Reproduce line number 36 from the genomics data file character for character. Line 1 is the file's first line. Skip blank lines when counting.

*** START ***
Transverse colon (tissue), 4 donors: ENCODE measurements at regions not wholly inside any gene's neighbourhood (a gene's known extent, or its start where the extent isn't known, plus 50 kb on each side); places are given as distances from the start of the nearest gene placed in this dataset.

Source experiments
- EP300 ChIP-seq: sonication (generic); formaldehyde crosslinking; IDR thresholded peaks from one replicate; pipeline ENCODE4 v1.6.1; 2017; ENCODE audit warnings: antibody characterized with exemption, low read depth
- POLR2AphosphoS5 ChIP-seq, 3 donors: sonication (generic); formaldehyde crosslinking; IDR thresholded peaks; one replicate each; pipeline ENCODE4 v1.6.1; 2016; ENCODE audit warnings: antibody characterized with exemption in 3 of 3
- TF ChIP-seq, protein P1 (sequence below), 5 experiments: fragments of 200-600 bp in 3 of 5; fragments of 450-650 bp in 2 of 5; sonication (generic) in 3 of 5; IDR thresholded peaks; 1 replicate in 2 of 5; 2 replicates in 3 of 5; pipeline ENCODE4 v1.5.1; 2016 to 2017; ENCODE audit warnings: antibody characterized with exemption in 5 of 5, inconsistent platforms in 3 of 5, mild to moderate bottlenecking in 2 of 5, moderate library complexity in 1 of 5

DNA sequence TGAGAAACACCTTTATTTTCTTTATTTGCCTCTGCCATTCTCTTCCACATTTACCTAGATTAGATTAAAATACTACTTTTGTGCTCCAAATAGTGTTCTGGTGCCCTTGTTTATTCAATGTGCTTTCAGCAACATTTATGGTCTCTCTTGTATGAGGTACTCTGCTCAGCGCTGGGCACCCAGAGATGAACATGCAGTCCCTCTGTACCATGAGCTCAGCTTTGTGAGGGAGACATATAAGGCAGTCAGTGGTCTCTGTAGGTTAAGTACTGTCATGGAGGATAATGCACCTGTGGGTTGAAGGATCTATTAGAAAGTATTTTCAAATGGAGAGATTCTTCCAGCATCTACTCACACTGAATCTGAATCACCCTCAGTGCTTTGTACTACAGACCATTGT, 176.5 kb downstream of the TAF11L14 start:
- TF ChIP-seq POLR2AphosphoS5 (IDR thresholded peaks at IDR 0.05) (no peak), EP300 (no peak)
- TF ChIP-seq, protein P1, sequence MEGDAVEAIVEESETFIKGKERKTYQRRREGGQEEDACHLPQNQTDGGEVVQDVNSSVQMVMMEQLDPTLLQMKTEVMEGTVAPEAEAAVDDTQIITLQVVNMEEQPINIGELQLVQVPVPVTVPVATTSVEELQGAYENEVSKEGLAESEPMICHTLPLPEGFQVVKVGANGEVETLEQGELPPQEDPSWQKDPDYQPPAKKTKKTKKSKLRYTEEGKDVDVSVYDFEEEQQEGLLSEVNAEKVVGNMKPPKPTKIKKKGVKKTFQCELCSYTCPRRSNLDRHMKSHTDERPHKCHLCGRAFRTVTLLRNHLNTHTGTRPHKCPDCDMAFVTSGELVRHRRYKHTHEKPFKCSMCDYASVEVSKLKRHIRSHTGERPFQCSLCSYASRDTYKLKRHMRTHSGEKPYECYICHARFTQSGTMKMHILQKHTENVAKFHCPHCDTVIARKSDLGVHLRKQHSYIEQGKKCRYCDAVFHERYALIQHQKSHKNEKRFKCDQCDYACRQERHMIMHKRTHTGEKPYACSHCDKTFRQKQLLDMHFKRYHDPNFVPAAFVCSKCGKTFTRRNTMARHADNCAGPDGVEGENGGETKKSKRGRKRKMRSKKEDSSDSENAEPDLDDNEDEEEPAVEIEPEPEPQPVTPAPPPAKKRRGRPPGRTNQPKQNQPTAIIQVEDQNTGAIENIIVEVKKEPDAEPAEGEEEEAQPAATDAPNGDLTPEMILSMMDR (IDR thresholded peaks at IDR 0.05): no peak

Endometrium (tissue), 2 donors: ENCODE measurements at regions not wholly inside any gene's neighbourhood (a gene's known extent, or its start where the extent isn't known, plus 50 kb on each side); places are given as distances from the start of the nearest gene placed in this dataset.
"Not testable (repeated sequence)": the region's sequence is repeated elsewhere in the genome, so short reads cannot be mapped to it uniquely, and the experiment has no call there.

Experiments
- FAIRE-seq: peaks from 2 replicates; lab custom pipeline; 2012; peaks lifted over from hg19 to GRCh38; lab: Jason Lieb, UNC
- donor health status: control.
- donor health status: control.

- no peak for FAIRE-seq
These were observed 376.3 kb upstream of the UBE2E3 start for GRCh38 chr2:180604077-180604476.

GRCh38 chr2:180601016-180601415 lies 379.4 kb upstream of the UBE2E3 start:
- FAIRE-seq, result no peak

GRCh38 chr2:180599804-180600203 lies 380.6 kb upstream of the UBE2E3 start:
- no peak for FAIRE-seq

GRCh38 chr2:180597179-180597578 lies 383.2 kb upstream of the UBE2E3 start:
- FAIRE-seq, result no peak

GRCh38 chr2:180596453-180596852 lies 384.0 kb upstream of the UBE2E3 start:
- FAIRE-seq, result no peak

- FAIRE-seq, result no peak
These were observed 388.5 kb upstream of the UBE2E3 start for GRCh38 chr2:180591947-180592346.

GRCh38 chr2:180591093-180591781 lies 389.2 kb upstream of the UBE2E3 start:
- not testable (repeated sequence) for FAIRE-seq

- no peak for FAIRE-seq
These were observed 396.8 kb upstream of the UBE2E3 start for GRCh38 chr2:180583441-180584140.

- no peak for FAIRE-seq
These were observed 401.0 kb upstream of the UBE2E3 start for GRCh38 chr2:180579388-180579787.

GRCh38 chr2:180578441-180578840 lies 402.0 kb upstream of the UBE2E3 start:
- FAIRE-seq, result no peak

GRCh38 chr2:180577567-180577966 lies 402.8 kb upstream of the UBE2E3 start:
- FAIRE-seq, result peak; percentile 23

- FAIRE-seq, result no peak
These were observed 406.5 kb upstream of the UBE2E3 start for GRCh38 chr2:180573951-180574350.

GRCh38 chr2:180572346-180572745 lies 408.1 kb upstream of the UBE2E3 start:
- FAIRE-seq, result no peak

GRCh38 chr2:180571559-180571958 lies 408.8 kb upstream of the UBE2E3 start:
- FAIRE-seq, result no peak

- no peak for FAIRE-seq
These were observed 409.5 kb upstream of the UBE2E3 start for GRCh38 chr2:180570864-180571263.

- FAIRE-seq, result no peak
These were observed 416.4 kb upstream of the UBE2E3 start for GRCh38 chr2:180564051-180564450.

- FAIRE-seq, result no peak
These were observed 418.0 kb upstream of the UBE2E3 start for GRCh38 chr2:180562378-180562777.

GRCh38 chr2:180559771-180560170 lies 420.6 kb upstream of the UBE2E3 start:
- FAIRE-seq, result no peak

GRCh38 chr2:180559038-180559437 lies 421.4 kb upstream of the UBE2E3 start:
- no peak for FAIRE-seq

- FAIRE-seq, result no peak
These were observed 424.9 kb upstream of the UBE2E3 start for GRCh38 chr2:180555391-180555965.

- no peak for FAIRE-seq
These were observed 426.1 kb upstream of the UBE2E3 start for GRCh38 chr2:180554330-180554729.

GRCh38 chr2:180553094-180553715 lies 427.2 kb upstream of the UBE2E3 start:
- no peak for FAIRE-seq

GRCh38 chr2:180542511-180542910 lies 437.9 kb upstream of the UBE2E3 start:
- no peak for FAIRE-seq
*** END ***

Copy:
- FAIRE-seq, result peak; percentile 23